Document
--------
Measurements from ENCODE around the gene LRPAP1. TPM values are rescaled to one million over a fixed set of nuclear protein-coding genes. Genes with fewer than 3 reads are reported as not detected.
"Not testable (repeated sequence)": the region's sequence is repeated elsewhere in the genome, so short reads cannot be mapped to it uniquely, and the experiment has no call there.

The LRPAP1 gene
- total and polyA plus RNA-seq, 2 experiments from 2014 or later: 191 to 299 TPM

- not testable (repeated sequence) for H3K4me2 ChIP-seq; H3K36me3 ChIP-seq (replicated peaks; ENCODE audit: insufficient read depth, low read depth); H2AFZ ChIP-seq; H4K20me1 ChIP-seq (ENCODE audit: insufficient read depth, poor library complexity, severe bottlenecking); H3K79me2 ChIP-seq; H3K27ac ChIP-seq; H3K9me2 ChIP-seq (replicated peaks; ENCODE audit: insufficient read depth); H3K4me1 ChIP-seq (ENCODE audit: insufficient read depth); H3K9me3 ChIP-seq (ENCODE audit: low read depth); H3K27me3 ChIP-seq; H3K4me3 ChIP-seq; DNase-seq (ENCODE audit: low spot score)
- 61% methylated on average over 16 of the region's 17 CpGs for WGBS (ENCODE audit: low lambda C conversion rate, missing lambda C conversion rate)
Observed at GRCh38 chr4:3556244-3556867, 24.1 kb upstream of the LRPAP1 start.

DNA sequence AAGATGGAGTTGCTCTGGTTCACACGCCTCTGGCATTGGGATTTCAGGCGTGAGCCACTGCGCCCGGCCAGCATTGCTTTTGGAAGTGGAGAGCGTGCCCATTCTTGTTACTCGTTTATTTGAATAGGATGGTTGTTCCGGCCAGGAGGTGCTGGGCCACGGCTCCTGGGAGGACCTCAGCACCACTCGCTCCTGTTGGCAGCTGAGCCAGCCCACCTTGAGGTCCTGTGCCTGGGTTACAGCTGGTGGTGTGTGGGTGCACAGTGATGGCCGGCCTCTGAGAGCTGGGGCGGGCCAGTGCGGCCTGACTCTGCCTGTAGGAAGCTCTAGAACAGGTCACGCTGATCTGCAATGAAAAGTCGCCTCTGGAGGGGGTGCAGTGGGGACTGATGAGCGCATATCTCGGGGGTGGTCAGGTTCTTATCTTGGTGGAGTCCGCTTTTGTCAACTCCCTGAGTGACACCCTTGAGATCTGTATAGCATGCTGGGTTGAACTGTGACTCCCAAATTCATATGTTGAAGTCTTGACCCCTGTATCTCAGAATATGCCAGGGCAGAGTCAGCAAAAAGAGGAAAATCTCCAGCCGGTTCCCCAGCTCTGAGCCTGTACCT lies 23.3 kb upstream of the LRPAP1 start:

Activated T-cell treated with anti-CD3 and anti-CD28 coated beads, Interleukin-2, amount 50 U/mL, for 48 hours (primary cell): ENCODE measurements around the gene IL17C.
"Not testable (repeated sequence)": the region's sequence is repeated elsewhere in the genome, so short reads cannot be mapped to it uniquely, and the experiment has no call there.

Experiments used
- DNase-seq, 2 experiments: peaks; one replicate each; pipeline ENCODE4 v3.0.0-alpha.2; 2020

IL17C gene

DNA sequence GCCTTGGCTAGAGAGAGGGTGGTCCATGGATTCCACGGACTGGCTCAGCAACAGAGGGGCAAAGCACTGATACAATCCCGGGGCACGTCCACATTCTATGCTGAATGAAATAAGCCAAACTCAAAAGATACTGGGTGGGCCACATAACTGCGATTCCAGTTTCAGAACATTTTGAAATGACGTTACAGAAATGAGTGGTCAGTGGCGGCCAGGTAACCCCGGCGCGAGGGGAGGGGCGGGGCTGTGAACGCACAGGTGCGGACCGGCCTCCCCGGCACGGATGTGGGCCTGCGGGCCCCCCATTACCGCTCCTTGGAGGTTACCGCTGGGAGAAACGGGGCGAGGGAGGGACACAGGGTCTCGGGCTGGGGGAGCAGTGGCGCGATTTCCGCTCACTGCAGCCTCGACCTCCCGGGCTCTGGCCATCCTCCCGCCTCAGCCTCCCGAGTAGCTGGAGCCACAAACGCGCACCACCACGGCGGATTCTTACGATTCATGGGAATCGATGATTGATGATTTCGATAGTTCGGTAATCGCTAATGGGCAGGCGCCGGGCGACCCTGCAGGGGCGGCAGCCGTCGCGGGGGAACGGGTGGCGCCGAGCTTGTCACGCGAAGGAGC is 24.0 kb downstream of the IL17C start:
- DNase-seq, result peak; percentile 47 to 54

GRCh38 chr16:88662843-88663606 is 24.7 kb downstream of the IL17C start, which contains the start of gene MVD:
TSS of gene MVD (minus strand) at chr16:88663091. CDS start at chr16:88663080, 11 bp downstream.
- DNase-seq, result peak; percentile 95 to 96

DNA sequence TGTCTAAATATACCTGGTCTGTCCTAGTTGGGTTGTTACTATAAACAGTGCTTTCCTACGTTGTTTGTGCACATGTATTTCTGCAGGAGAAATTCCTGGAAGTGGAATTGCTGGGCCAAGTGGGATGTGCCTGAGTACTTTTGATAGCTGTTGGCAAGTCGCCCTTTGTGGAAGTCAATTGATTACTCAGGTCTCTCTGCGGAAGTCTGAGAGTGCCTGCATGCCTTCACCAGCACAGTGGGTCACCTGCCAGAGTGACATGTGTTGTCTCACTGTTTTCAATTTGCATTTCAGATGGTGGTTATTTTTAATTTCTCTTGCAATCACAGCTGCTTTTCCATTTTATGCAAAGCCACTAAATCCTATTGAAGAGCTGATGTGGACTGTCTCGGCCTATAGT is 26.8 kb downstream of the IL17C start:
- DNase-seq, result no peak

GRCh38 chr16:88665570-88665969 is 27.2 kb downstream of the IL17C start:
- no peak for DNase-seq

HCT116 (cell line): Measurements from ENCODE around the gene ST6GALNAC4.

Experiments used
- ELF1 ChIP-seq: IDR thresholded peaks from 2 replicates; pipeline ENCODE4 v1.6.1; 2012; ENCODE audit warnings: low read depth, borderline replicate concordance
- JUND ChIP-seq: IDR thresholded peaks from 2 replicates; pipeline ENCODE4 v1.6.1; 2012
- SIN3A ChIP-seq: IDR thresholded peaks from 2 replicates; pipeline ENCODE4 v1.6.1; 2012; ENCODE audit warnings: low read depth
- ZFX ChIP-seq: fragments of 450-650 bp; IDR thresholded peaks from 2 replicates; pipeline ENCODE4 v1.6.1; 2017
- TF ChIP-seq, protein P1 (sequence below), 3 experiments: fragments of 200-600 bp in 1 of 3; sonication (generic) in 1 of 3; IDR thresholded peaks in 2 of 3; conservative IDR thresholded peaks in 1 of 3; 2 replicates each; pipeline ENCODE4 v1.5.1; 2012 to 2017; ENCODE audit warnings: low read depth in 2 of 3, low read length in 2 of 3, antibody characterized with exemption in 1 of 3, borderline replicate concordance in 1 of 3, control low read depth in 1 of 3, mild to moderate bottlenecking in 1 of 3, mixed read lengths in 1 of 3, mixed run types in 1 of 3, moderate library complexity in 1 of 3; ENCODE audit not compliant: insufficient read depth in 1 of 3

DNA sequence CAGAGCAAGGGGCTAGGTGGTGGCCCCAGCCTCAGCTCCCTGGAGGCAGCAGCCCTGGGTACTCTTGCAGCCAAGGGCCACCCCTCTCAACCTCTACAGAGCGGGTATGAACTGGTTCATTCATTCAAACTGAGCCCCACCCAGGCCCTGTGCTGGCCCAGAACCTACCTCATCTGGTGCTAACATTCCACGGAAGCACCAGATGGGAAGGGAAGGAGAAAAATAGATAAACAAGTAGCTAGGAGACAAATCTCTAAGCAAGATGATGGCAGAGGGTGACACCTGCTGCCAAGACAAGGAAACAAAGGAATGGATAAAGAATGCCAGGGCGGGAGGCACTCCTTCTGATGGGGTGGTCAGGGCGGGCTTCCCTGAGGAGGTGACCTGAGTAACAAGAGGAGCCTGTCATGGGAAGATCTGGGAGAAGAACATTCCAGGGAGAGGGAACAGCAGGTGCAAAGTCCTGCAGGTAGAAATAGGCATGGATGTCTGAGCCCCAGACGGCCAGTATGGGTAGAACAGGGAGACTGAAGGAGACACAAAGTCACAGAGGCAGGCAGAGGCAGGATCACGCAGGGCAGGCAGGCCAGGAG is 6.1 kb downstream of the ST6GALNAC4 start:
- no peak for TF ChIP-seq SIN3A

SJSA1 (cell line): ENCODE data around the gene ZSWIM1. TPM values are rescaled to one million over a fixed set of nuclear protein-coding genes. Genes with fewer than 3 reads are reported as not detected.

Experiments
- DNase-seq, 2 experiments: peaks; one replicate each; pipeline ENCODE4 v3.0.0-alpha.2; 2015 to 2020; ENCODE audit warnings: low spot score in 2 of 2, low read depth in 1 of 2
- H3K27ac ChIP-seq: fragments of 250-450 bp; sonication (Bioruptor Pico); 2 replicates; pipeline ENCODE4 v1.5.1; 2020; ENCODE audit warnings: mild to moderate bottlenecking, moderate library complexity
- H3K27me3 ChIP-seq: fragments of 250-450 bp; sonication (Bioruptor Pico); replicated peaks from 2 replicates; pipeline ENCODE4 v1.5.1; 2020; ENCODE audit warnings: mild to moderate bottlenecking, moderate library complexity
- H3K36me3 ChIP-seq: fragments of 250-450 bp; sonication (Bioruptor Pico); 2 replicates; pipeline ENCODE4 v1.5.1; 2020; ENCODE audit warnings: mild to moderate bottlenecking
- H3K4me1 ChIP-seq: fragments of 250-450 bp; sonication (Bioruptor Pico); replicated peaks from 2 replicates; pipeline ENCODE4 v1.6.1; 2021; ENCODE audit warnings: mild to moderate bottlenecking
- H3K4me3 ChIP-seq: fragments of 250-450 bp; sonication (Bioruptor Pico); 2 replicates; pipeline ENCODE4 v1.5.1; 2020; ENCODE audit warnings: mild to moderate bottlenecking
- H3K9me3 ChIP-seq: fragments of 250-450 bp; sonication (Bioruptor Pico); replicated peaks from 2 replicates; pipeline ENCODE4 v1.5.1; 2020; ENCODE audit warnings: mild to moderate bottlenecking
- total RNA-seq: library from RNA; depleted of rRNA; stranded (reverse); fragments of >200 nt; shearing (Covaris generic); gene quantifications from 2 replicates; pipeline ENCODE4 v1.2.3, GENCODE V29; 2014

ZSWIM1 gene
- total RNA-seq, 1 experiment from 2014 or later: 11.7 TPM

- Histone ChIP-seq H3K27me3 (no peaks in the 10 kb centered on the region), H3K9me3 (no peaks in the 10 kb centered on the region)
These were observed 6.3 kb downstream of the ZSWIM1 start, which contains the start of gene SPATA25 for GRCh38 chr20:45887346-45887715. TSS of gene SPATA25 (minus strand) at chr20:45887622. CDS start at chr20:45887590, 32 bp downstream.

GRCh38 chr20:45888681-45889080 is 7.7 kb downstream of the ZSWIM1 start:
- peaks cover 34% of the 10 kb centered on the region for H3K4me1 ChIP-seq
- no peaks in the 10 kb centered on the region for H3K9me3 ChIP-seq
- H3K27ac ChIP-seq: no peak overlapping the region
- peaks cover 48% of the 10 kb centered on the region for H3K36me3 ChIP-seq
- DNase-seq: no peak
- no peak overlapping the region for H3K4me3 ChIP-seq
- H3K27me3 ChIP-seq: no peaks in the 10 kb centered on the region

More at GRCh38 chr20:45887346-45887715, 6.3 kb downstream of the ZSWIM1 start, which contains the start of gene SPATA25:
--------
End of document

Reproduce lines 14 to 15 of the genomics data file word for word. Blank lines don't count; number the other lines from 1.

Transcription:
DNA sequence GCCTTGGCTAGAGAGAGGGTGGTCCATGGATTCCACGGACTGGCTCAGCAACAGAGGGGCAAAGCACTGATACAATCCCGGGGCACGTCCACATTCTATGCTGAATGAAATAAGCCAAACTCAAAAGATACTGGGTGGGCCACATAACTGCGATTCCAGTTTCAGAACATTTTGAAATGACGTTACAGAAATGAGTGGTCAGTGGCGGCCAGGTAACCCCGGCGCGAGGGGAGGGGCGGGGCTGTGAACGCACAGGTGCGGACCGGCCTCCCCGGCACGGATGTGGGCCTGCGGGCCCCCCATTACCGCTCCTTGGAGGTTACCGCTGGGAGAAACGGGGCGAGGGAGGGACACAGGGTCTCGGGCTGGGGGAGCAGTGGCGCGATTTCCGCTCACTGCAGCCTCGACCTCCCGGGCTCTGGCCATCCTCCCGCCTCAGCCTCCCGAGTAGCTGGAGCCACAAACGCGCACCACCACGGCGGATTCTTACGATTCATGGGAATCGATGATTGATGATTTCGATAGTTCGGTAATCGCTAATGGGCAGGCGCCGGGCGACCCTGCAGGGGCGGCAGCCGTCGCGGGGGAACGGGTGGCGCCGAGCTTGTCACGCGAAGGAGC is 24.0 kb downstream of the IL17C start:
- DNase-seq, result peak; percentile 47 to 54